Outside CIE, its lawns also host some statues linked with the exhibitions, like the sculptures in the image below.


This old market is opposite E block in the outer circle of Connaught Place, on the left side after the crossing with Barakhamba Road. Once upon a time, this area had the first supermarket of Delhi called Super Bazar.

Shanker market has literally changed colours over the past couple of years by asking local artists to colour its walls with beautiful designs.


Legends say that this step-well was first built in the Mahabharat times. The present step-well was rebuilt by some Jain traders in the 14th century. In style it looks similar to the 13th century Rajon ki Baoli stepwell in the Mehrauli archaeological area. Later a small mosque was added to the area. It is a beautiful, even if a little neglected building. Many films have been shot here including Rang de Basanti.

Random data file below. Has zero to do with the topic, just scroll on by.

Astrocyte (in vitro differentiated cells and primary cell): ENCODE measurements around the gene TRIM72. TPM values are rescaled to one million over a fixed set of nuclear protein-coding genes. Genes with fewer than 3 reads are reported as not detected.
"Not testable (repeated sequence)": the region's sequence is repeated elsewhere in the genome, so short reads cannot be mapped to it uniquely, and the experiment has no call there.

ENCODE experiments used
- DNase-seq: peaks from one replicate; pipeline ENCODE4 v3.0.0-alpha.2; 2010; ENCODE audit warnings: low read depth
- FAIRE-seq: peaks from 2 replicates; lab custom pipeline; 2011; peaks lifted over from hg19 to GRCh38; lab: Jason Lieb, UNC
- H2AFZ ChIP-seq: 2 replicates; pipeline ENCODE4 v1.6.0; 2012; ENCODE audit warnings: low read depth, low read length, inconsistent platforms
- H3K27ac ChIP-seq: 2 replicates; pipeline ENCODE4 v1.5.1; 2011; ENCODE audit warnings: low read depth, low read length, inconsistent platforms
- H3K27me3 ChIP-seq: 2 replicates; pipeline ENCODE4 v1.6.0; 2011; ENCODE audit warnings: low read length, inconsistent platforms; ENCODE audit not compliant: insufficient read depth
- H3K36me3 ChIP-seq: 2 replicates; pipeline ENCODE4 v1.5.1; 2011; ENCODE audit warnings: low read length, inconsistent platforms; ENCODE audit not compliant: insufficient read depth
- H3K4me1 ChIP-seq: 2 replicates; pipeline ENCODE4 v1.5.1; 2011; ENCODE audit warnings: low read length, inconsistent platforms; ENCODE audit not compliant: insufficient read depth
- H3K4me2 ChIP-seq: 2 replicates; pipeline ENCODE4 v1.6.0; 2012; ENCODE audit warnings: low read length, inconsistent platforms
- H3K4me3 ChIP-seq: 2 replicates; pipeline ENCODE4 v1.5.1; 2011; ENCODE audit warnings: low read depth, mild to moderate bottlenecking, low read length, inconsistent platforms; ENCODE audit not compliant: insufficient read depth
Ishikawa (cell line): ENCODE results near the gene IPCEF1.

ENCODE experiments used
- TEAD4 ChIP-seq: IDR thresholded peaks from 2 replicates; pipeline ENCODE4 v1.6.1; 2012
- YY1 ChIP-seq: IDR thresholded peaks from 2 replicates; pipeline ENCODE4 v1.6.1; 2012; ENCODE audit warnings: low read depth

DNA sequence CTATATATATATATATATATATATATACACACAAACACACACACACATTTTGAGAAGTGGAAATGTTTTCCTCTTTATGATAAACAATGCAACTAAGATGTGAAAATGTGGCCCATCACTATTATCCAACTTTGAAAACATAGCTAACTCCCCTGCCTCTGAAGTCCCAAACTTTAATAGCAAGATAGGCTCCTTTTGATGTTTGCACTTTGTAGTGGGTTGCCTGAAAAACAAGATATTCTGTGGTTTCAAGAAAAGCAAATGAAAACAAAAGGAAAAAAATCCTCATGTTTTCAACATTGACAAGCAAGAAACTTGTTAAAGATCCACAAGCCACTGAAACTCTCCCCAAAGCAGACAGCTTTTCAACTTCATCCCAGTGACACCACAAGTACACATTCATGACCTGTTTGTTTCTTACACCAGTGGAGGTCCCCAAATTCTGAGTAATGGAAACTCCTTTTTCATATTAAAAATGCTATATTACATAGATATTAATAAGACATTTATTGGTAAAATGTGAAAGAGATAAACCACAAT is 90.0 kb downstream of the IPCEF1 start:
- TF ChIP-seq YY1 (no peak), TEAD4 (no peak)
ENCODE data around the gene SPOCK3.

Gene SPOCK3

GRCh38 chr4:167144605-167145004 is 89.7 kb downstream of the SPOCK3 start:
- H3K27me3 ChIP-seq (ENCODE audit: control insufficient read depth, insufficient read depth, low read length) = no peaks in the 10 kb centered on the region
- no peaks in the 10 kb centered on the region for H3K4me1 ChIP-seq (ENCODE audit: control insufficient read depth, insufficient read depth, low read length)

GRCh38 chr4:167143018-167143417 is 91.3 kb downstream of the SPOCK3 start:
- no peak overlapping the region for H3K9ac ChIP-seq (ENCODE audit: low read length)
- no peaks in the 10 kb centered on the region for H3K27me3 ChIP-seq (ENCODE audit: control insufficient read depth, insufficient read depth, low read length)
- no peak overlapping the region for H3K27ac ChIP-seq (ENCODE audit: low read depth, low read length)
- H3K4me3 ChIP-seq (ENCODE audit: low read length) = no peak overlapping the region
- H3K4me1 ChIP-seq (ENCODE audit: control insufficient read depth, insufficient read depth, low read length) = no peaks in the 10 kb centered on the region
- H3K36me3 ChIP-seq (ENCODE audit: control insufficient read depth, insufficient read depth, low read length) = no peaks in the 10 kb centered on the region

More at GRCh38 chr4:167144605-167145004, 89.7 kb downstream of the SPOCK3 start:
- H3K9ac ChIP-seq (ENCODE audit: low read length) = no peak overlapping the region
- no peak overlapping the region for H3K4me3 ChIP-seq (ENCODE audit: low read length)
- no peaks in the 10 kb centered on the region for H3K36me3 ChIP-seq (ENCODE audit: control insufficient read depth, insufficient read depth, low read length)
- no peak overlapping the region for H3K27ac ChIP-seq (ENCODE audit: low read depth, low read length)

During the times when the whole CP area was a rocky forest of the Aravali hills, this stepwell must have been a well known resting place for persons walking along the hilly trails.

The ancient stepwell is hidden in a jungle of modern highrise buildings. To reach it, take Barakhamba road and then turn right on Hailey road, and again turn right inside Hailey lane.


As a child, I had loved eating Dosas at Madras Hotel on Panchkuiyan road. Literally Panchkuiyan means "five wells". That name also refers to older times when this area was Aravali hills. Further down this road, closer to Karol Bagh, there are some old medieval ruins in the forest.

Till 1970s and 1980s, Connaught Place was the real centre of Delhi. It was at Nirulas restaurant in L block where I had first tasted Triple Sundays, Pizzas, Hamburghers and Uttapams. I am sure that all the persons of my generation who had lived in Delhi, will have their own memories of CP.

Today, Delhi extends to Noida and Gurgaon, on a grid that is more than 60 km long. Each area of the city has its own shopping centres, malls and multiplexes, while CP is known more for Rajiv Chowk, the metro station where you can change the metro lines.

I am happy to take this trip down the memory lane to show some significant places of Connaught Place.


Tuesday, December 13, 2016